Only just having finished the book, I feel like jumping right back into it. I don't see how it won't become a classic, much in the way of Joe Brainard's I Remember. Yet it is absolutely itself. A book which should be in the hands of anyone interested in poetry. However, it is not to be mistaken as simply writing about poets and poetry, rather it is poetry. Powerful, moving and, at times, hilarious poetry. Often saying beautiful things: The two poems to his sons, for instance. Of his youngest son, Aaron, he writes: 'And the more worthy man than I that he is destined to become is as certain as the mountains he so loves are perilous and real.' When I returned home, I immediately read them to Jasna in the garden over Turkish coffee. Both poems took her breath away. Susan and you deserve the highest praise for bringing out such a wonderful and important book in such a fine fashion.

Please, do pass on my thoughts to Kent. I'd like him to know there's someone over in Cornwall who now has a smile on his face that he put there. It might well be a permanent smile.

  Love, John

                                                                               21st June, 2015

Dear Bob,

I checked online and found a very positive review on Jacket by Cralan Kelder of the original limited edition Longhouse publication of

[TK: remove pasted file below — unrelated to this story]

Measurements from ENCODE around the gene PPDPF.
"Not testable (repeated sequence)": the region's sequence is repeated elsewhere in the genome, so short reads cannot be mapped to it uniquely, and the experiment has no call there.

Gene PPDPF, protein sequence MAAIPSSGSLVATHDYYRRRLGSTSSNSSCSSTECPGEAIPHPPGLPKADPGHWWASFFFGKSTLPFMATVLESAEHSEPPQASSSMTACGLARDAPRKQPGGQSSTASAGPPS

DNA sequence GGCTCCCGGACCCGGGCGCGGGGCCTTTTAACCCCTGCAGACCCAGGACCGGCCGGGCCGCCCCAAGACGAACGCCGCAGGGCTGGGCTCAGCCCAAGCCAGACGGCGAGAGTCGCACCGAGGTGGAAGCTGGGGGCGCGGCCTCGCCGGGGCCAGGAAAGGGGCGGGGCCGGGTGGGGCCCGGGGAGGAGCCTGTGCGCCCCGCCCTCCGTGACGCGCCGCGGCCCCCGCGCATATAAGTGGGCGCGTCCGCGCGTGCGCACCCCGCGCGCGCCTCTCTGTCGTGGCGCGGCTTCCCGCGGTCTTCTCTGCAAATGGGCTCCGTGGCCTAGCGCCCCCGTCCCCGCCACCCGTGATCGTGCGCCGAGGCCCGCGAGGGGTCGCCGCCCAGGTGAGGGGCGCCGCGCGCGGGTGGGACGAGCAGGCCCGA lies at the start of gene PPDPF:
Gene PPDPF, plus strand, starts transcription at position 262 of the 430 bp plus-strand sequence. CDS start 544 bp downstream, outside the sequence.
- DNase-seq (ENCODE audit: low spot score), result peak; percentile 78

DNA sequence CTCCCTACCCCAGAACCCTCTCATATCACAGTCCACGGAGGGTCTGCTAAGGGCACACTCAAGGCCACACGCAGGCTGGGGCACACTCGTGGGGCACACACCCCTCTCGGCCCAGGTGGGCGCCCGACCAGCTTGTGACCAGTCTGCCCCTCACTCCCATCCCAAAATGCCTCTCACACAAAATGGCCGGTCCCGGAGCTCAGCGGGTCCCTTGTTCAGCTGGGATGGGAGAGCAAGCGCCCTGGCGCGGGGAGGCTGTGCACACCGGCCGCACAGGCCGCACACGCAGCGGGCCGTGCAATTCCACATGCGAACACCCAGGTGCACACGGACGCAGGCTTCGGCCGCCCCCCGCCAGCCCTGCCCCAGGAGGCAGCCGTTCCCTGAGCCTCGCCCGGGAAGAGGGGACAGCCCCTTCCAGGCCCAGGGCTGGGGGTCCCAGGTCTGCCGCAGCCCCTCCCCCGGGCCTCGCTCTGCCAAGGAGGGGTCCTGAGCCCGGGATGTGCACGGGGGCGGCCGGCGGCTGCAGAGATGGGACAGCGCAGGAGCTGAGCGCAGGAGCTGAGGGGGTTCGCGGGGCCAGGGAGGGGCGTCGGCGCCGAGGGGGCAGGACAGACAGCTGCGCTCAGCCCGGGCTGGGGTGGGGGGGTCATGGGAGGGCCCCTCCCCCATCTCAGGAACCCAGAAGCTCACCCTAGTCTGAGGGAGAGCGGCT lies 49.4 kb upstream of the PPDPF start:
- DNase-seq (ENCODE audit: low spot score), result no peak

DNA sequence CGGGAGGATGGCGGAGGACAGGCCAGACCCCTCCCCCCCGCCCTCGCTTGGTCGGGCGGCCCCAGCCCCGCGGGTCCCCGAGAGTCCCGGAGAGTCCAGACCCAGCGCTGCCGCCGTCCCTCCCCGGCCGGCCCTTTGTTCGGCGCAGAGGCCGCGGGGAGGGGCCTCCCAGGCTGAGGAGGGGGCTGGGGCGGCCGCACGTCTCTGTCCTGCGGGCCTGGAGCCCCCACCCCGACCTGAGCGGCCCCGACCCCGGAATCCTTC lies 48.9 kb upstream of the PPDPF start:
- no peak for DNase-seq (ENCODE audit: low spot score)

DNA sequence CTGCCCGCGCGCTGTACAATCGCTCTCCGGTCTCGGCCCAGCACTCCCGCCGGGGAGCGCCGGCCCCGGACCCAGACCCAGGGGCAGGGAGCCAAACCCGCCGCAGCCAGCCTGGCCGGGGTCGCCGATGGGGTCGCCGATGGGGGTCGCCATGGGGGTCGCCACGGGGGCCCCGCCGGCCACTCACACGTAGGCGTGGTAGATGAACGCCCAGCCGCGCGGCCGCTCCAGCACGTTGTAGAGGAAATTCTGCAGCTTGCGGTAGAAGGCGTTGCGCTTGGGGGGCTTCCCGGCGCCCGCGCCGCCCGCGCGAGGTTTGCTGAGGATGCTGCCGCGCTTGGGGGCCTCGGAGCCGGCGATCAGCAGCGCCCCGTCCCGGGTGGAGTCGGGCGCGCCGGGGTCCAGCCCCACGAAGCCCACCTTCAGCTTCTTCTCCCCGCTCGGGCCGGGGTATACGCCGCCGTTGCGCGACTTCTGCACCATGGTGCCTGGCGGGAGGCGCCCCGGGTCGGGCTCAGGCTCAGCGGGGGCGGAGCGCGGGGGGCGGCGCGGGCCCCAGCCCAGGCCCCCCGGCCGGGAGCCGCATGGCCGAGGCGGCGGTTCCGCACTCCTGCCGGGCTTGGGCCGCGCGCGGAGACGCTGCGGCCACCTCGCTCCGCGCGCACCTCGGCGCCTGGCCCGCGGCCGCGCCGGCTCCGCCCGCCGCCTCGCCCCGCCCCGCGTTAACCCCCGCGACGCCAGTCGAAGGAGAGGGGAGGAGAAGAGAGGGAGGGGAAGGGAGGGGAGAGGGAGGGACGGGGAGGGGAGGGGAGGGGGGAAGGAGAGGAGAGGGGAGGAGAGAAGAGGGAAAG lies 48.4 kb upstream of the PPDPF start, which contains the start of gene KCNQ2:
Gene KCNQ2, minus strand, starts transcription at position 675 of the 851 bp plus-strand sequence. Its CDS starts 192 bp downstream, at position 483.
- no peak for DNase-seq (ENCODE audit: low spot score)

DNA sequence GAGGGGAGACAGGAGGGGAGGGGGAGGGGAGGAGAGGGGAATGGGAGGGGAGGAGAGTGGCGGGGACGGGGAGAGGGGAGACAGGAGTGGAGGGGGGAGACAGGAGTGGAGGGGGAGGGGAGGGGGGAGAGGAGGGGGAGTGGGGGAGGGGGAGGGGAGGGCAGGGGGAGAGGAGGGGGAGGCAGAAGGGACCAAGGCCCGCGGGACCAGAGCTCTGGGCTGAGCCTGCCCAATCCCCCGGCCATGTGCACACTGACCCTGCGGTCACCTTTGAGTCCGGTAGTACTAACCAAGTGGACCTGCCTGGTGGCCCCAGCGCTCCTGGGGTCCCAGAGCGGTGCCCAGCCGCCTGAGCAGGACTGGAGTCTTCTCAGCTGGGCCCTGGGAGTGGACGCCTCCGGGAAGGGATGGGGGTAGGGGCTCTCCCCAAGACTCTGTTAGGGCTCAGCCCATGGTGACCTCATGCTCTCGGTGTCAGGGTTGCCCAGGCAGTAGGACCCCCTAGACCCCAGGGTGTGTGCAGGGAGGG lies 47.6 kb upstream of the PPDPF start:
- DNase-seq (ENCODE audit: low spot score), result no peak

I Once Met from 2007. Appended to the end of that review is a note by Clayton Eshleman, defending himself against the comments that Kent Johnson made about meeting him when he was a young poet, putting his own interpretation of their meeting. (Funnily enough, anyone reading the entry on Eshleman would not think it warranted any such response or self-defense. Proving, perhaps, one of the impressions the reader gains of poets: that they are a remarkably sensitive bunch!) What I don't quite understand is how anybody who is mentioned in the book could take what is written there as if it were actually written about them. Or why such narcissism? I see each encounter as poem: I have no interest whatsoever if it is true or not, nor even if Kent Johnson ever met these particular people. They are playing the characters of poets or  writers in a poem, whether they exist or not, whether what happens in the poem happened or not. Of course, they all do exist, from what I can tell: painted quite wonderfully and clearly, usually with a few precise brushstrokes. But I - as reader - never once considered that everything said was the actual truth (whatever that vast and unyielding animal is). What I was reading were poems! As poems, they can do and say what they like. Or where's the freedom? How does he put it in the Author's Comment at the start of the book? 'I have tried my best to be true to the experiences represented here. In a few instances, where my memory flagged, or where poetic license seemed to proffer - in spirit of Picasso's famous maxim about art, lies and truth - a deepening of the genuine, I have, in the venerable traditions of that non-existing genre called "non-fiction", not-so-secretly embellished.' I love that phrase 'a deepening of the genuine' -